Touch Physical contact (or close proximity) with the hands is an important modality in virtually all healing systems. Whether the recipient be bacteria, plant, animal, or human, practitioners of this technique frequently report the sensation of "energy" being transferred to the recipient through the hands. Again, intention is a key ingredient, since the healing process implies an alteration of the constraints in the healee which affect the chemistry. If this intention is combined with love, the effectiveness is enhanced through an increased coupling coefficient (See section: Love -- A Least Action Process).

Placebo Effect Although viewed with disdain in years gone by, the placebo effect has come to be recognized as an important adjunct in the doctor-patient relationship.26 The placebo reduces the doctor's dependence upon traditional chemical medication. Instead, it is the attitude of the patient as well as the relationship between doctor and patient that we must examine. When the patient's attitude is characterized by openness, expectation, and confidence, there is a relaxation of the constraints which led to the disease in the first place. Symbol, ritual, and suggestion then get to play their vital role in the healing process, and the thought patterns of our body getting well are reestablished. The least action paths are opened up for the chemistry of healing.


What does our model suggest about a complex system like the human brain? Most of the patterns in the body appear relatively stable. For example, when we look in the mirror, we find ourselves essentially the same as the day before exceptfor what went on in the brain yesterday. The brain represents an ever changing universe of patterns. Let us make some speculations about the brain based upon our model. First, we suggest that the brain may be a set of structures optimized to create, record, or change patterns so that they can resonate with aspects of the mental realm and provide feedback. Second, the brain's function in the physical body is to convert the patterns received from the mental realm into electrochemical feedback to the body. Most of the scientific research on the brain/body connection has been dealing with these electrochemical phenomena. We are suggesting that the pattern-changing process has a deeper meaning in terms of a linkage and tuning to archetypal patterns beyond space-time.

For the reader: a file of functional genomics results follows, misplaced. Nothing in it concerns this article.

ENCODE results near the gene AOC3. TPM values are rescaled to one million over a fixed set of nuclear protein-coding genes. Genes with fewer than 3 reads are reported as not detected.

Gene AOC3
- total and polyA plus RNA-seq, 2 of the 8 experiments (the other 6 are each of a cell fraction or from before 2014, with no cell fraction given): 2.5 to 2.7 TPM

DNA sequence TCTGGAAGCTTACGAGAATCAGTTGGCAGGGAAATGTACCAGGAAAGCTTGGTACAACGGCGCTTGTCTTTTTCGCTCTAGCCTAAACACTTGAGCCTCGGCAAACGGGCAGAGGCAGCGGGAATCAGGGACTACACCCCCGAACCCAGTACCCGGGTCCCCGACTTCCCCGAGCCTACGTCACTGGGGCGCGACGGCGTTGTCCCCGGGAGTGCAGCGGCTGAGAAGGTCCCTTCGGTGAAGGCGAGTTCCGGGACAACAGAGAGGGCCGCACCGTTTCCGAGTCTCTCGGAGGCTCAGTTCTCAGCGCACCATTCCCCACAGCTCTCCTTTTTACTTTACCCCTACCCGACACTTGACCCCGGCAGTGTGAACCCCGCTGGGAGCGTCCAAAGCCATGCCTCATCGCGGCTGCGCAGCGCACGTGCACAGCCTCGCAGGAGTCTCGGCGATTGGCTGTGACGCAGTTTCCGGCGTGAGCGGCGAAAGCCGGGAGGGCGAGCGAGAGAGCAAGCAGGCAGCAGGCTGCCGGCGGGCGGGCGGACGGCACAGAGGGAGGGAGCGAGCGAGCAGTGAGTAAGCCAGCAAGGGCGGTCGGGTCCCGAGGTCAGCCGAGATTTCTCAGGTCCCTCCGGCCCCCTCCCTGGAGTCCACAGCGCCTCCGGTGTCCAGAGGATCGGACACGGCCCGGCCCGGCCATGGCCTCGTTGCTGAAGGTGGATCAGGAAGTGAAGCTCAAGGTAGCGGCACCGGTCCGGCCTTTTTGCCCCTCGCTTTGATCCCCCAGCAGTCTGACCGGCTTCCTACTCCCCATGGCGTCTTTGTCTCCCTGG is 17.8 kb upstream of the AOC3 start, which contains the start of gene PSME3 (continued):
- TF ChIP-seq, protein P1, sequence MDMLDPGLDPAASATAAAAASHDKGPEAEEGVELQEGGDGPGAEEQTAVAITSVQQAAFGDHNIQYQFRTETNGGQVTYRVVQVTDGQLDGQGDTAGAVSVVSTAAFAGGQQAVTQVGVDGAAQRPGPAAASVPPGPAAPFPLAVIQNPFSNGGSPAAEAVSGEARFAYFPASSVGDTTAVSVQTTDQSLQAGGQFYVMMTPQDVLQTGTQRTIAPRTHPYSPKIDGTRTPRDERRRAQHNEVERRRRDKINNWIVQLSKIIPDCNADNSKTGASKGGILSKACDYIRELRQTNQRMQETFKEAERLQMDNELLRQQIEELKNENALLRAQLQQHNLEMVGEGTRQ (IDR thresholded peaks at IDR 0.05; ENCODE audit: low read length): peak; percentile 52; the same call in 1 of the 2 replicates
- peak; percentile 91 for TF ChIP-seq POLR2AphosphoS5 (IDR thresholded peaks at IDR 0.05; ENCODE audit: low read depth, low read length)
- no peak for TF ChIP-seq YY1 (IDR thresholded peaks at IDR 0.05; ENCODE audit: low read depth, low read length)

How does this pattern-changing process in the brain work? The brain is composed of scores of billions - possibly even a trillion - tiny cells called neurons. The neuron itself works electrically. However, the link between neurons is chemical. The chemical links permit the neuron's most astonishing characteristic: Neurons can change their activity, so that identical inputs lead to different outputs. It is as though the neuron has been reprogrammed. This changed activity is known as long-term potentiation (LTP). "Neuron reprogramming appears to be the basic physical event behind all learning" 27 (emphasis added).

The firing of the neurons represents a purely physical process. However, when the neurons fire, we become aware of certain qualities of experience. The sensations we feel at the time of firing are a pure quality of awareness, something subjective to be interpreted. These sensations are "immeasurable experiences of awareness."27(pp. 163-165) Your brain has changed, but it does not store information about the reason for the change. Instead, the billions of processors in the brain just regularly reprogram themselves.27(pp. 65-68)

One's experience of the sensations can be changed by the act of attention. Attention enables us to combine separate sensations into unified objects, and to examine objects closely to be sure of their identity. When the neurons respond to an input, a sensation suddenly enters our awareness. We can then focus our attention upon these sensations and discover qualities that the neuron processors originally missed.27(pp. 53-54)

The reason is that when a brain cell fires, it is temporarily spent. It cannot fire again, so, when the second input occurs, the cells that have just fired are quiet. This rest period allows a new set of cells to fire. Then they too fall still and yet a third set of cells can fire.27(pp. 65-73)28 This analyzing by the brain of a single focus of attention into a hierarchy of ever more specific qualities arises spontaneously. This is why the ability to maintain a focus of attention is so important in ancient religious and shamanistic practices.

One implication for traditional psychic healers and shamen from our model would be the prediction that the brain/body can reestablish a physical pattern if its linkage to the causative pattern in the mental realm hasn't been altered. Thus, if an archetypal pattern remains activated in the mental realm with the patient still strongly coupled to it, a problem originally solved by an alteration of the physical body might reoccur in the same or different form.